Editorials 22.8.2018 08:50 am

State capture evidence may not lead to justice

A demonstrator is seen, 20 August 2018, outside the hearings of the Judicial Commission of Inquiry into Allegations of State Capture, Corruption, Fraud in the Public Sector in Parktown. Picture: Refilwe Modise

A demonstrator is seen, 20 August 2018, outside the hearings of the Judicial Commission of Inquiry into Allegations of State Capture, Corruption, Fraud in the Public Sector in Parktown. Picture: Refilwe Modise

Judge Raymond Zondo has already lamented the lack of witnesses, or people coming forward with evidence of events related to state capture.

A child’s dummy is also known as a “pacifier”, because it can calm down an angry or restless infant. Ultimately, though, it has no nutritional or physical value. We hope that the Commission of Inquiry into State Capture will not also turn out to be an artificial “pacifier”, keeping the South African electorate appeased by the appearance of an investigative process but, in reality, offering no real judicial value.

The early signs have not been promising.

Inquiry Judge Raymond Zondo has already lamented the lack of witnesses, or people coming forward with evidence of events related to state capture. He has also complained that inefficiencies in various state organs have delayed the granting of security clearance to the inquiry’s investigators.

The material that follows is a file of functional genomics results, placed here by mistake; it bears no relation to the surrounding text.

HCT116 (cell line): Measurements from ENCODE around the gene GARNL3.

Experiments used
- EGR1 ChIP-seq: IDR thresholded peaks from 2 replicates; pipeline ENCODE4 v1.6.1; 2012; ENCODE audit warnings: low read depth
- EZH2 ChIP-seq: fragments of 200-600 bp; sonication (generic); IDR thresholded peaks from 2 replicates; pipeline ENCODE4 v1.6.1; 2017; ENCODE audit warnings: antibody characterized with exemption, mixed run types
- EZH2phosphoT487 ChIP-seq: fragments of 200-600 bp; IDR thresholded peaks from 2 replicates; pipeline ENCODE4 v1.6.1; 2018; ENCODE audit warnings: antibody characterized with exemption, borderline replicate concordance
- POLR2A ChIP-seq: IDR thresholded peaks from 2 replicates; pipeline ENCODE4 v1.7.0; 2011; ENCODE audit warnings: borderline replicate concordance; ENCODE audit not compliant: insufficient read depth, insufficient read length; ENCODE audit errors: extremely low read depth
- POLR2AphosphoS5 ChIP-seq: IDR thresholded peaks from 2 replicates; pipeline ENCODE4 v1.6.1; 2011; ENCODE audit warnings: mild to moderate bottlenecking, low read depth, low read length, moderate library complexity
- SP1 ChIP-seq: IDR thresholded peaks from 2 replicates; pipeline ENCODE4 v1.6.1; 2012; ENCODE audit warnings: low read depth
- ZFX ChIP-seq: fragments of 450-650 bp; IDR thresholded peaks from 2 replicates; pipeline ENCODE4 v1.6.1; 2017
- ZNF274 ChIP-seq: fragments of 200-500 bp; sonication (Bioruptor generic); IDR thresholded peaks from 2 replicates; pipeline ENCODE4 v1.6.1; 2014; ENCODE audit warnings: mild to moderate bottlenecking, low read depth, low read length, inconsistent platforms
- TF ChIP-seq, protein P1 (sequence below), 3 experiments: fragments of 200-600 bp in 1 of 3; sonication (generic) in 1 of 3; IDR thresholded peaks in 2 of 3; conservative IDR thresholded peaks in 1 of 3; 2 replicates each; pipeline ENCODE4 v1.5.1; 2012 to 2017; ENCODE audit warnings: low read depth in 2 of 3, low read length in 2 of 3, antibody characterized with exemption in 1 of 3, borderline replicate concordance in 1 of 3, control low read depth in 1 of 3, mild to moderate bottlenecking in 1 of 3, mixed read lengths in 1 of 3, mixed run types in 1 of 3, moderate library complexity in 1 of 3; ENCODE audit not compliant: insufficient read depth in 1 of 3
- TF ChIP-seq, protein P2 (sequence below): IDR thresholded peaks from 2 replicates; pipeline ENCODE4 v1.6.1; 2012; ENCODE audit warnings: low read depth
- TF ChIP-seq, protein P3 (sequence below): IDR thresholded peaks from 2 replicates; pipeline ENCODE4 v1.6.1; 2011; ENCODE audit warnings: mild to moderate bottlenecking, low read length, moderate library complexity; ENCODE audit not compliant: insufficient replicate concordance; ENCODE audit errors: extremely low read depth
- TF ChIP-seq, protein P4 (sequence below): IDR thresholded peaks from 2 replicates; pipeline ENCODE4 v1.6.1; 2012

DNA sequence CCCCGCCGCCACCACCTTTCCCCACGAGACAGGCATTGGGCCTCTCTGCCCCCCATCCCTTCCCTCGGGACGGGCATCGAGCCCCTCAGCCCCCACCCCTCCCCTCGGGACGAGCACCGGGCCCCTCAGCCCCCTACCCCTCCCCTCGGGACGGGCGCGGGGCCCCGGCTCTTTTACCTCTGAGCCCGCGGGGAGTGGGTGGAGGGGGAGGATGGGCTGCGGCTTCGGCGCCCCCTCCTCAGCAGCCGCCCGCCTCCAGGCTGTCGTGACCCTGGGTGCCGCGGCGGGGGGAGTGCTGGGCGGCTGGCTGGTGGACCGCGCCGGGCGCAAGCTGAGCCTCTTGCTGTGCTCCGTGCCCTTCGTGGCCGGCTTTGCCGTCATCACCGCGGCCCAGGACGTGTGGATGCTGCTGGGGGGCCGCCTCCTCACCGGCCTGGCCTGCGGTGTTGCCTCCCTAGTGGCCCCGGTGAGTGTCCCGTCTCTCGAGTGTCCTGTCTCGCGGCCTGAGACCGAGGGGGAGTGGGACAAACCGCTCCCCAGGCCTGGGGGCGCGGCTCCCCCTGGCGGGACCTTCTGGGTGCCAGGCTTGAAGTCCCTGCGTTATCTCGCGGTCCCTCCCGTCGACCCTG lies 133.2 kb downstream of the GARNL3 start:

It is perhaps not surprising there has been no flood of people offering testimony. The days of the dominance of former president Jacob Zuma, the Gupta family and their network of flunkies are not that far in the past. Nor have the people allegedly involved in setting up the vast scheme to siphon away state resources disappeared from the scene. Some still hold influential positions and it is not surprising those with knowledge are choosing to lay low.

In addition, there is a wealth of evidence – in well-sourced media reports about the “Zupta” partnership – that much of the conniving was done at arm’s length from the president, and that little more than a nod or a wink was necessary, in most cases, to steal contracts and tenders or subvert state processes. The Americans coined an expression for it: plausible deniability.

And Zuma has proved as adept at denying as he has at delaying tactics. It will not be simple to turn evidence at an inquiry into a prosecution. The cases will be complex and Zuma and the Guptas have the best lawyers.

Still, we live in hope.

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